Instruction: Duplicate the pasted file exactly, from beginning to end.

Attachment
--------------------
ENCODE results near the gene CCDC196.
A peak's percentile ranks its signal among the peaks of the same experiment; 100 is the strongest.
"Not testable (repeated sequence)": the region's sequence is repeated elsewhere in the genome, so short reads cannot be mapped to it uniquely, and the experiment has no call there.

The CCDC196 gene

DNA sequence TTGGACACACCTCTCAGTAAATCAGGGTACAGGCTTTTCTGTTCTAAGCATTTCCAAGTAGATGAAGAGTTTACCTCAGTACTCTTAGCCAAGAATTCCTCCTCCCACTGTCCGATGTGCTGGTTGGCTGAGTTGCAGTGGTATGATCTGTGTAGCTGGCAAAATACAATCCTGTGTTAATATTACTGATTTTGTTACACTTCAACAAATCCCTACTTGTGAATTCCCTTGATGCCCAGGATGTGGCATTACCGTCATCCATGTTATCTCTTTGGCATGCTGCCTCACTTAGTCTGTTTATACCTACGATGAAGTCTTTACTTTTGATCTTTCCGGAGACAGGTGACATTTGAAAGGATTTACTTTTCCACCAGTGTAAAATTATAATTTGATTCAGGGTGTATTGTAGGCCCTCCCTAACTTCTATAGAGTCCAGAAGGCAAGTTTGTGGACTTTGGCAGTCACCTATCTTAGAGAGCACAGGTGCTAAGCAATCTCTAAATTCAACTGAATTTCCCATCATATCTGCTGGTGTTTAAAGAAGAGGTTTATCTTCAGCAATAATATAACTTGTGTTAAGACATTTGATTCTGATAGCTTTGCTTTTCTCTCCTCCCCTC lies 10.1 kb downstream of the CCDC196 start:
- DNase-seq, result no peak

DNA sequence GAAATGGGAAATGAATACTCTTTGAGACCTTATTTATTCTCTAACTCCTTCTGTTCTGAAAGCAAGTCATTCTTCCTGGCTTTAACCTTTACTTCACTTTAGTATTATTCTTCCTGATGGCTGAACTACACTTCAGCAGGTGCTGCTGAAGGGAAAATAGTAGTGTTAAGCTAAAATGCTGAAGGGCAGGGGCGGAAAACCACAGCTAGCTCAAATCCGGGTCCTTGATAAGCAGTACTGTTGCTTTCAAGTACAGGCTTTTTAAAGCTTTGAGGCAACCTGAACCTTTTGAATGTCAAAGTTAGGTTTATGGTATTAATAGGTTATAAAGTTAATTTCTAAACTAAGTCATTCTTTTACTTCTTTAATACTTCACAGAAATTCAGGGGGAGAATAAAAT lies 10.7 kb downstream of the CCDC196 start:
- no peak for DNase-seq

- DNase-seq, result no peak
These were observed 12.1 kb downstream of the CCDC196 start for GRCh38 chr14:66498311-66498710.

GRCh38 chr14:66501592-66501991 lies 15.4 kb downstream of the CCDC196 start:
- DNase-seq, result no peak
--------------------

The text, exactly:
ENCODE results near the gene CCDC196.
A peak's percentile ranks its signal among the peaks of the same experiment; 100 is the strongest.
"Not testable (repeated sequence)": the region's sequence is repeated elsewhere in the genome, so short reads cannot be mapped to it uniquely, and the experiment has no call there.

The CCDC196 gene

DNA sequence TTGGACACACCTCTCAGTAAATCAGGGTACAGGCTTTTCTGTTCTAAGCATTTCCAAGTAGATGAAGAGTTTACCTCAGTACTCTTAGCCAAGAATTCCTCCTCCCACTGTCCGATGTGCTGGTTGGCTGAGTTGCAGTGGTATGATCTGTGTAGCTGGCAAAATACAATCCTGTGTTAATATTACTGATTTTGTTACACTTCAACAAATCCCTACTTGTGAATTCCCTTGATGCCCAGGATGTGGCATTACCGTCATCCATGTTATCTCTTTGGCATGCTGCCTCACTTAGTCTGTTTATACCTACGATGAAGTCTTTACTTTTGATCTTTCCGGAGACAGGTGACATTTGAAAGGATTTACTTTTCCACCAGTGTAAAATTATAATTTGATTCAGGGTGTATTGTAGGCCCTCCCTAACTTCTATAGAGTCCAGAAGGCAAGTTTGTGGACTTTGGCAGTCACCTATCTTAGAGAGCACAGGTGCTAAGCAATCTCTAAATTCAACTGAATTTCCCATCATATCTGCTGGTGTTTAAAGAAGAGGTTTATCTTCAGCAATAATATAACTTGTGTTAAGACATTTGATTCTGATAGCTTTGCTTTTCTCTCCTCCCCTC lies 10.1 kb downstream of the CCDC196 start:
- DNase-seq, result no peak

DNA sequence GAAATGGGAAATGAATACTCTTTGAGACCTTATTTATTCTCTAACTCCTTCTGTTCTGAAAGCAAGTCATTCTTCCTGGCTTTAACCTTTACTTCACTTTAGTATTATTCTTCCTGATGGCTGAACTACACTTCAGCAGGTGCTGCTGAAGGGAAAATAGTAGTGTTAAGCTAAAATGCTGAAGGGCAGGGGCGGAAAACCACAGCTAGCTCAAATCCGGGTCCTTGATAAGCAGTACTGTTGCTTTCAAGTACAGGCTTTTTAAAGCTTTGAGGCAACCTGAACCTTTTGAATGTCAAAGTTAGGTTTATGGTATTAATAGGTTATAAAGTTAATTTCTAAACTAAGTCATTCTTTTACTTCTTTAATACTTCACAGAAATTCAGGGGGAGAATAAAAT lies 10.7 kb downstream of the CCDC196 start:
- no peak for DNase-seq

- DNase-seq, result no peak
These were observed 12.1 kb downstream of the CCDC196 start for GRCh38 chr14:66498311-66498710.

GRCh38 chr14:66501592-66501991 lies 15.4 kb downstream of the CCDC196 start:
- DNase-seq, result no peak